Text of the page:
“On the formal front, we have billing guidelines that require that any particular team consist of 33 percent women or underrepresented minorities,” Naugle adds. “When a new case comes in, we’ll generally go out and ask three or four firms to pitch the case.”

Naugle and Sokol’s team surveys the various firms with the same set of questions, one of which specifically addresses the makeup of the outside team that would be working on the case. “Quite frankly, firms that we know have a greater amount of diversity are much more likely to be on our radar to begin with,” Naugle says. “And we don’t just focus on statistics on a piece of paper. We want to see actual diversity in the room when the firm is pitching the case—we want to know who the specific people of color, women, or underrepresented minorities are and understand what their roles will be in the cases.”

Nikki Stitt Sokol Facebook
Nikki Stitt Sokol, Facebook Photo by Christophe Wu/Facebook

Sokol and Facebook’s legal department have also created a program called Reconnect, which aims to help lawyers who have paused their careers for significant periods of time for personal reasons. “Women disproportionately leave positions at law firms once they have children, so there are all of these brilliant attorneys out there who have so much talent, amazing experience, and stellar credentials, and yet they have this gap in their résumé,” Sokol says. “We wanted to create an on-ramp for people with a career pause to relaunch their careers. We now have a third lawyer joining us on a permanent basis who came to us through the Reconnect program.”

Such efforts to establish true diversity haven’t been without challenges, however. “One of our biggest struggles has been that our outside counsel can only be as diverse as the law firms are themselves, especially when we’re talking about lawyers at the most senior levels,” Naugle says. “Even if law firms are trying to get better, women, women of color, men of color, and other minorities are way underrepresented at senior levels. That’s why policies with understandable requirements and numbers—with no squishiness to them—are so important.”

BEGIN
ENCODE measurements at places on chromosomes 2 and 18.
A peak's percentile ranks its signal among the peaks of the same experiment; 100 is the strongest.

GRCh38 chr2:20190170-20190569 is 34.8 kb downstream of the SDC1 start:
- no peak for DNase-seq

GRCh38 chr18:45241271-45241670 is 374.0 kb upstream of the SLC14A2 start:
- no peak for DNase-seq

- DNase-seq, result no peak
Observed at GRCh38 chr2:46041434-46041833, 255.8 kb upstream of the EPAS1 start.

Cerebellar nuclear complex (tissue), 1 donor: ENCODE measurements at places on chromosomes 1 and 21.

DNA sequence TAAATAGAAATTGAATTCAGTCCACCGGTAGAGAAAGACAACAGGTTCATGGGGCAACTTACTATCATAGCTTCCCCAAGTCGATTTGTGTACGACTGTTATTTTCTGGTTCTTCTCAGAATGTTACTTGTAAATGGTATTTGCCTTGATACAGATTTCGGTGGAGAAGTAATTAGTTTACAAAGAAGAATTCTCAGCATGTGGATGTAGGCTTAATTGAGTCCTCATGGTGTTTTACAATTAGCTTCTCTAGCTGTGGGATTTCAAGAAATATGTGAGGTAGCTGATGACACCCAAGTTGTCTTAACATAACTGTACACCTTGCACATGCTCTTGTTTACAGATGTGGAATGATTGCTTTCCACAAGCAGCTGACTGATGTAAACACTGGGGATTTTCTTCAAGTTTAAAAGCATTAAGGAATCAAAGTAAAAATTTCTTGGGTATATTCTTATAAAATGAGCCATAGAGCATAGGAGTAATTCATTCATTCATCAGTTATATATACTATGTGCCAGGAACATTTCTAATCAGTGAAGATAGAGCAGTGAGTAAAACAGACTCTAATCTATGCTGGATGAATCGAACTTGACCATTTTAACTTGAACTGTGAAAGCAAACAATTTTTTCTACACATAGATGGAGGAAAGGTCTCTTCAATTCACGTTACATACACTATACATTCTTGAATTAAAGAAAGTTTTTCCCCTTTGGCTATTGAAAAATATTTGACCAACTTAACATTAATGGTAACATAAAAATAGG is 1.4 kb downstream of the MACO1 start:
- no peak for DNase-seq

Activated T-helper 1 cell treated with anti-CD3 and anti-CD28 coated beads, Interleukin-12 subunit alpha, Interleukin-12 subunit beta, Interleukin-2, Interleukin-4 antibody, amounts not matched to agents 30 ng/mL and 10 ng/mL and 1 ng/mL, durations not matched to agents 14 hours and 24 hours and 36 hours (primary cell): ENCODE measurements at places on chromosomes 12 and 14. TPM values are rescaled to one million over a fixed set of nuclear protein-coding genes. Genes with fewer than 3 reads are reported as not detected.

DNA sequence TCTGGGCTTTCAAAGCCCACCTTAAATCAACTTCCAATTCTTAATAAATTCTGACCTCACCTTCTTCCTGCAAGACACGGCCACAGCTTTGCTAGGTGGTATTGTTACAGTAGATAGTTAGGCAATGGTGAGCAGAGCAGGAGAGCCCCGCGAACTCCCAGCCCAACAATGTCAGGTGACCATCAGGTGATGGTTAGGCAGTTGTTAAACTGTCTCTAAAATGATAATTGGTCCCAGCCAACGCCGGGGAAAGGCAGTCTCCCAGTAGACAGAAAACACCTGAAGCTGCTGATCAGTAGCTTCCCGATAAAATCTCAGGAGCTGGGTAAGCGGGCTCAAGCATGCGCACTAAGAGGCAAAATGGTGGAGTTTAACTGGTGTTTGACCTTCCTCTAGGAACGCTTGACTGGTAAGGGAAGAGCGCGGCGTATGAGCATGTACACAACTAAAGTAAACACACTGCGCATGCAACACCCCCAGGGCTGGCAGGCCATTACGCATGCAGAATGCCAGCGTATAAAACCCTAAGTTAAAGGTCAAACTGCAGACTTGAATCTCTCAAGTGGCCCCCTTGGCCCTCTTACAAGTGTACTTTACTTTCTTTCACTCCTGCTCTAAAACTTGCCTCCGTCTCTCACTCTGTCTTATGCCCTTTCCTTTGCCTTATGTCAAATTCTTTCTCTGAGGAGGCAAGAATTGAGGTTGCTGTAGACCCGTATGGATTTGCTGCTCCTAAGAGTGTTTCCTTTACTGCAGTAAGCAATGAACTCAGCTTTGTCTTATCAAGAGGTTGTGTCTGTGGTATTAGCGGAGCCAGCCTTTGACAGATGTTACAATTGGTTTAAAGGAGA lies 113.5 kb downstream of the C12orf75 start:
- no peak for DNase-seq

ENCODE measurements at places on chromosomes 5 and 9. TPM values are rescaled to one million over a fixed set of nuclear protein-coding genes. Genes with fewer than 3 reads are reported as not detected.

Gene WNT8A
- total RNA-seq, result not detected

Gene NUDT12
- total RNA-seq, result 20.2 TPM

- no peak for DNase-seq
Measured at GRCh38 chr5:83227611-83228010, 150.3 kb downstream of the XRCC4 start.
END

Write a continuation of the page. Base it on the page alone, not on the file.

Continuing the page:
Ultimately, Sokol and Naugle say, focusing on making the Facebook legal department and the outside counsel who represent the company as diverse as possible enhances Facebook’s primary mission of connecting communities. “Large-scale social media offers a space to folks who previously might not have had anywhere to go to voice their concerns,” Naugle says. “It gives people who didn’t historically have a voice the ability to express themselves, share ideas, and come together to effect change. Giving people the ability to connect and share is really giving a sort of power to diversity that, up until now, just didn’t exist.”


Munger, Tolles & Olson LLP:

“Natalie and Nikki make everything they touch better. Their commitment to diversity is real and they are making a difference. I so admire that and feel grateful to know and work with them.”

—Rosemarie Ring, Partner, Litigation


Gibson Dunn & Crutcher LLP:

“It’s a pleasure working with Nikki and Natalie. Fiercely committed to the client, attentive to new developments affecting our matters, and unfailingly professional, they’re the next wave of inspiring women leaders in the profession and the industry.”

Kristin Linsley, Partner, Litigation


Mayer Brown:

“Nikki and Natalie are both extraordinarily talented lawyers, strategic thinkers, and strong leaders. It is a privilege to work with them.”

—Lauren Goldman, Partner